Inflammatory bowel disease (IBD) is an umbrella term used to describe disorders such as ulcerative colitis and Crohn’s disease, which involve chronic inflammation of the digestive tract. IBD affects millions of people worldwide.
Among female patients with IBD, a common concern is how pregnancy will affect their disease course, and conversely, how the disease will affect their pregnancy and fetal health. For these women, there’s good news in store. A recent international study, published in the journal Gut (Modulation of cytokine patterns and microbiome during pregnancy in IBD), shows that pregnancy is safe and potentially beneficial for women with IBD.
On Thursday, Dr. Omry Koren, of the Azrieli Faculty of Medicine of Bar-Ilan University, will present the research findings at The Esther and Haim Carasso Microbiome Israel Workshop: “From Bench to Bedside”, a conference focusing on new insights into the microbiome. Koren, an international specialist in the microbiome during pregnancy, and team led the study in cooperation with specialists in the immunology of IBD in pregnancy from University Medical Center in Rotterdam, Netherlands.
As cytokine levels (a measurement of inflammation patterns) are known to behave differently in patients with and without IBD, the researchers compared cytokine patterns and faecal microbiome in pregnant patients with IBD and in pregnant healthy controls. The samples were acquired from a cohort of 46 women with IBD (31 with Crohn’s disease and 15 with ulcerative colitis) and 170 healthy control individuals at various points in time before, during and after pregnancy.
Healthy women showed pregnancy-associated changes in serum cytokine levels during the trimesters of pregnancy that are not seen in pregnant patients with IBD. In pregnant patients with IBD, these levels decreased significantly after conception. This suggests that pregnancy reduces immunological parameters of inflammation in patients with IBD. During pregnancy itself, serum cytokine levels in patients with IBD remained relatively stable, with some even lower compared with healthy controls, throughout the three trimesters. Overall, it seems that the immunological state of patients with IBD improves in pregnancy. In addition, although intestinal microbiome diversity was reduced in patients with IBD compared with healthy women before and during early pregnancy, it normalized during middle and late pregnancy.
One of the main microbiome characteristics observed in both disease and pregnancy is lower bacterial diversity (richness). The comparison of IBD with healthy microbiomes revealed that the IBD microbiomes were less diverse and more similar between patients than the healthy controls. This trend of lower diversity in patients with IBD has been previously reported and was expected. “To our surprise, however, we observed that the IBD microbiomes were more similar to one another, suggesting that the same species disappear during disease from the majority of patients,” said Dr. Koren, Director of the Microbiome Research Lab at Bar-Ilan University’s Azrieli Faculty of Medicine. “We have previously demonstrated that during pregnancy in healthy females microbial diversity decreases. The fact that bacterial diversity differed between patients with IBD and controls during early pregnancy but decreased at later gestational times indicates that pregnancy in IBD is not followed by an additional loss of diversity on top of the already altered microbial composition in these patients.”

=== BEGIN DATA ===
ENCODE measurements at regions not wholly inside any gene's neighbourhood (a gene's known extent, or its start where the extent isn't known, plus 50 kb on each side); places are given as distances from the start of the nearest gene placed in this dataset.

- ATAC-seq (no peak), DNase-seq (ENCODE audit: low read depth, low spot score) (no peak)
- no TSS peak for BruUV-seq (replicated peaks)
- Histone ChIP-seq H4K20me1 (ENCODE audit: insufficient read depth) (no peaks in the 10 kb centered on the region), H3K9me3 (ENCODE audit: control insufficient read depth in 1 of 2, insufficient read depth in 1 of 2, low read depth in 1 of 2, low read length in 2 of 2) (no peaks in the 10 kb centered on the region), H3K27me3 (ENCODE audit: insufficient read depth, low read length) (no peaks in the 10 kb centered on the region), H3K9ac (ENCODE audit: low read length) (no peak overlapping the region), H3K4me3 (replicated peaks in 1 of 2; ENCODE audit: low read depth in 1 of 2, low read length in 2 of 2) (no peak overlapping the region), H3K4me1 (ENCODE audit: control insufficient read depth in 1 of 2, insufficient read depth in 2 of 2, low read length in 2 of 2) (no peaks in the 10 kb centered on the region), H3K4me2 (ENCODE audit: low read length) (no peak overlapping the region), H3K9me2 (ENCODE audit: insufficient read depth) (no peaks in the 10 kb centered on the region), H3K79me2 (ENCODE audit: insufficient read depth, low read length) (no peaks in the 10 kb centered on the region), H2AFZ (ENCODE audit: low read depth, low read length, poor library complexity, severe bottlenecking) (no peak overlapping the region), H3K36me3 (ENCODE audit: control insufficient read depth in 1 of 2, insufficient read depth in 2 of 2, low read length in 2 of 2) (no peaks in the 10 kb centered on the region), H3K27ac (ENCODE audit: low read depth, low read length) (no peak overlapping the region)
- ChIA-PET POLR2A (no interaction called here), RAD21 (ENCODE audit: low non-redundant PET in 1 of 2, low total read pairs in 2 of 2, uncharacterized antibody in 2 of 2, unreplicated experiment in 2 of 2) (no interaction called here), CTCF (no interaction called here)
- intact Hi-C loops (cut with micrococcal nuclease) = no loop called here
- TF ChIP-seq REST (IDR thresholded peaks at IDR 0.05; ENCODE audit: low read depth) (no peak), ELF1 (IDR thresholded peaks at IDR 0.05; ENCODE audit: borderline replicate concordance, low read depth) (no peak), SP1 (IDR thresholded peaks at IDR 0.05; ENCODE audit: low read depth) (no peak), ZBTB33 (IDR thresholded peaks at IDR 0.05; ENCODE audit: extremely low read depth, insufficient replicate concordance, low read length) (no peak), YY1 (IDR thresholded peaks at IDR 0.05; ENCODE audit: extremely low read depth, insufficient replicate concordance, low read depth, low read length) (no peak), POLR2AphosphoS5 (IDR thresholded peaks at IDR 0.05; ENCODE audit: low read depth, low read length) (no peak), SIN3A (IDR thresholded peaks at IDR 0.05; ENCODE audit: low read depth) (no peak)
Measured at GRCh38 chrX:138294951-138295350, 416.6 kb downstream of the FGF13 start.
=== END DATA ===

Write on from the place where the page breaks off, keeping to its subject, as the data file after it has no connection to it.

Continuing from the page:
The same results were determined for both CD and UC, meaning that the immune system did not undergo change, while the microbiome did. UC and CD had different microbiomes before and during pregnancy, whereas when pregnancy progressed, a decrease in microbiome diversity was seen in patients with both disorders, which is what is known to occur in regular pregnancy with no IBD. Prof. Yoram Louzon, of Bar-Ilan University’s Department of Mathematics, helped create a mathematical dynamic for understanding how changes at the beginning of pregnancy influence microbiome and cytokine changes at the end of pregnancy.
Pregnancy affects many physiological processes that are deregulated in IBD, but until now little has been known about immune and microbial signatures in patients with IBD during pregnancy.
“This is the first time that samples have been compared to healthy controls before, during and after pregnancy,” says Dr. Koren. “From an immunological and microbiological viewpoint, pregnancy in patients with IBD is beneficial and can be safely recommended.”